Septuagenarian sweethearts, Karen and Denny Vinar from Northfield, Minnesota, first met and fell in love when they were just 11 and 13 years of age. The then-teen girl fell pregnant at 14 and the two were encouraged to give up their baby for adoption.
Sadly, circumstances kept them apart for over five decades until a chance social media connection began a new chapter in their love story. Together, they relocated their long-lost daughter and wrote a book about their extraordinary journey.
Karen, 75, now credits divine intervention for their reunion. “There could have been so many twists and turns in our lives that would not have allowed us to get back together again,” she told The Epoch Times in an interview. “God meant us to be together.”
“We started off together and we’re gonna end up together,” said Denny, 78.
Karen and Denny were junior and high school sweethearts. The two had fallen in love and it seemed like they would spend a life together. However, things took an unexpected turn.
In the 1950’s, Karen was devastated to fall pregnant out of wedlock, she even considered committing suicide. However, her parents were quite supportive and weren’t “terribly angry,” and they didn’t kick her out of the house.
“They knew I had a problem and they were willing to work with me to work things out,” Karen recalled.
Nonetheless, Karen’s parents were clear that they didn’t want to raise another child. Thus when Denny asked Karen to marry him, her parents didn’t agree as they felt she was too young to start a family of her own.
Then, with the support of their pastor and counselors at Lutheran Social Services in St. Paul, Minnesota, Karen and Denny conceded to giving up their baby for adoption.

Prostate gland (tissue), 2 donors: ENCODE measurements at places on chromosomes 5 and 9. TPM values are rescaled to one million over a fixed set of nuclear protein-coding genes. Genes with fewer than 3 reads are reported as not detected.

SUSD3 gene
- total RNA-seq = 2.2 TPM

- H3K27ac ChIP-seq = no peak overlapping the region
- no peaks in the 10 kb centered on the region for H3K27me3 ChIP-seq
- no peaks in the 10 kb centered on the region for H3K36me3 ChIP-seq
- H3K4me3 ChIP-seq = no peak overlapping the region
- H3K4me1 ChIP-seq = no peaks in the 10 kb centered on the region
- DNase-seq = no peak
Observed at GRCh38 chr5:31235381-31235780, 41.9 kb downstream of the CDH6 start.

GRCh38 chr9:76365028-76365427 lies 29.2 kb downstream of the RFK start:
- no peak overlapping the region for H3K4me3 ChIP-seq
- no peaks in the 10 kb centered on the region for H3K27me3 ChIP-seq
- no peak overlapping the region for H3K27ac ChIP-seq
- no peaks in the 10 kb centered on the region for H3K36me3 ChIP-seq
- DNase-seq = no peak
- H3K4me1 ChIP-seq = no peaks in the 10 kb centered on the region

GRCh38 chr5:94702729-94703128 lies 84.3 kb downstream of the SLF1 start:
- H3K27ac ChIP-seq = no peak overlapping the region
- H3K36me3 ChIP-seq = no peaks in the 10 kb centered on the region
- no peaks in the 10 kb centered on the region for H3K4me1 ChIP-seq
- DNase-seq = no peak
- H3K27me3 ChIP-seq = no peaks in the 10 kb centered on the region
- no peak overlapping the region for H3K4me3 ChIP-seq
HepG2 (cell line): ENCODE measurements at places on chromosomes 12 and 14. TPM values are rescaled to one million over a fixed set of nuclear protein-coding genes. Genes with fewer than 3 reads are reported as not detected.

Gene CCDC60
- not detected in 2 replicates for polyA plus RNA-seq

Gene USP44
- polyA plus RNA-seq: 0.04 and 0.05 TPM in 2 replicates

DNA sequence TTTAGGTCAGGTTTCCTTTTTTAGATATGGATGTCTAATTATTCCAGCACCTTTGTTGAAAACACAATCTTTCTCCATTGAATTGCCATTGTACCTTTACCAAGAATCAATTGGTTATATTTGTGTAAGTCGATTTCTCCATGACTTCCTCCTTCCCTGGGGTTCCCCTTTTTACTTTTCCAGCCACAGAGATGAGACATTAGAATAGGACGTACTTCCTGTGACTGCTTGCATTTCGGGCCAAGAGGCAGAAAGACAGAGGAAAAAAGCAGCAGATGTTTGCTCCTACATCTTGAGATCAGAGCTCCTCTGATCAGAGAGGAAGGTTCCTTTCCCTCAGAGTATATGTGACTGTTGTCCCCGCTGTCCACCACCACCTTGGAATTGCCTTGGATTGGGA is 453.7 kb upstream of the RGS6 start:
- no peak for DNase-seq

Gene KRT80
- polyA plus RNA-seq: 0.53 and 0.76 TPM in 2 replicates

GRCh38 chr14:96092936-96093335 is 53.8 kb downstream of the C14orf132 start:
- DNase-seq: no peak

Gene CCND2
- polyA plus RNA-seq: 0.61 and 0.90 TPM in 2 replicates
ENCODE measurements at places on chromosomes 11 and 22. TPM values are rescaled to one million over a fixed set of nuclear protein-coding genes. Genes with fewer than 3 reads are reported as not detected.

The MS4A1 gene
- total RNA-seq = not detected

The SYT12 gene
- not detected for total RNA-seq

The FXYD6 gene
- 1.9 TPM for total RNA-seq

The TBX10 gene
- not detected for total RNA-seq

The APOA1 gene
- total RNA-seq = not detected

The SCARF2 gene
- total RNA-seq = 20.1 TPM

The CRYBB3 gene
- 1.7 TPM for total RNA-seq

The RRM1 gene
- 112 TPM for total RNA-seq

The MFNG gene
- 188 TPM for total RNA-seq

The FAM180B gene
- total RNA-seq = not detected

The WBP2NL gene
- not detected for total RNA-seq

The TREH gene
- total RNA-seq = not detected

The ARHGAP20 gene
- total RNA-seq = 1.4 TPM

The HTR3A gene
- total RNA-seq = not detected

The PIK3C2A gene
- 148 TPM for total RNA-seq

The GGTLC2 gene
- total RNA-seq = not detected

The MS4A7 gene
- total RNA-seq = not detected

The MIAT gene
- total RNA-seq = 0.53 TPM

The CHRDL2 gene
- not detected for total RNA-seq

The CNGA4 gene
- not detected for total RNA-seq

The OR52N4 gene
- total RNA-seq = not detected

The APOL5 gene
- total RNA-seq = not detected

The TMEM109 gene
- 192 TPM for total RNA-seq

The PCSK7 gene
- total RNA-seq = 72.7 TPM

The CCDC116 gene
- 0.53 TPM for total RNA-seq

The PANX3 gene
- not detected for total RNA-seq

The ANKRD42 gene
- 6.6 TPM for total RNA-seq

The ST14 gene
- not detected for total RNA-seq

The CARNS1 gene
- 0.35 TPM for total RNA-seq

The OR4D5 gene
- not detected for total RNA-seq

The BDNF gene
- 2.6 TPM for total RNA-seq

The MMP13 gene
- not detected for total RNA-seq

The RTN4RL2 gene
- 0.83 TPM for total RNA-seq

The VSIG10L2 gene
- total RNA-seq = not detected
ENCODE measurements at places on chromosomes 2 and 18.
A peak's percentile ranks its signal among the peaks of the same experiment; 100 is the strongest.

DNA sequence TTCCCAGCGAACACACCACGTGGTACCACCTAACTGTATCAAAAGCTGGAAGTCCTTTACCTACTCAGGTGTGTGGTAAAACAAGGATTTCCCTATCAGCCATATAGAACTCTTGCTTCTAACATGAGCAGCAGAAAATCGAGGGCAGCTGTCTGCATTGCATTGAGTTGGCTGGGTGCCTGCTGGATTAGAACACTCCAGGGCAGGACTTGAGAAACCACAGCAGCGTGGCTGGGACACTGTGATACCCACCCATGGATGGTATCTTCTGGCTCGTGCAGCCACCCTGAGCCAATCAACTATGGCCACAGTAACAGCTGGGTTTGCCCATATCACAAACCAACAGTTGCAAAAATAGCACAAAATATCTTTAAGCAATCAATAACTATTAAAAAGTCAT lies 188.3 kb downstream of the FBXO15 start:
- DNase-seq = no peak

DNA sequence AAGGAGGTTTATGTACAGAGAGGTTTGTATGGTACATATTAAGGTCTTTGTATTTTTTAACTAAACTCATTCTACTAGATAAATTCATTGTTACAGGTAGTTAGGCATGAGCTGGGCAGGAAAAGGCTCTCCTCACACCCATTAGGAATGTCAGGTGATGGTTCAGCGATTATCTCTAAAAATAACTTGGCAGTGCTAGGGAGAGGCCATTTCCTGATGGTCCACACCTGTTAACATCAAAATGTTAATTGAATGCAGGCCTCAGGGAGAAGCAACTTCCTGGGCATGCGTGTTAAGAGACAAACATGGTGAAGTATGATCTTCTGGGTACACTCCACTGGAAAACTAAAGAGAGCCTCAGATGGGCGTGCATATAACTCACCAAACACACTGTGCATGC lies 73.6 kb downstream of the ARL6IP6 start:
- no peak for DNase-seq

Karen was then sent to live in a home for unwed mothers after the school year completed. She lived there for a period of three months with six other pregnant women and a house mother. Denny was allowed to visit just once, accompanied by Karen’s parents.
The teen then gave birth on Aug. 13, 1961, at just 15 years old, and called Denny, who was 17 at that time.
“I called Denny and asked him if he wanted to come to the hospital to see our baby girl and sign the birth certificate, and he said yes,” Karen recalled. “So he came to the hospital and we held our baby girl for maybe an hour or so.”
A photograph of this tender moment and a small card detailing their baby’s birth date, weight, and length were the only mementos the couple walked away with.
Karen then returned to school, while Denny and his family moved away to the Minneapolis area in Minnesota. After that, Denny wrote letters to Karen and even tried calling her up, but Karen’s parents hid his letters and screened his phone calls.
After military duty three years later, Denny showed up at Karen’s door. The two then dated for a period of six months. Eventually, Denny asked for his sweetheart’s hand in marriage, but Karen’s parents objected by threatening to rescind payment for her senior year of college.
The couple then forged separate lives, and Denny had three children from a marriage.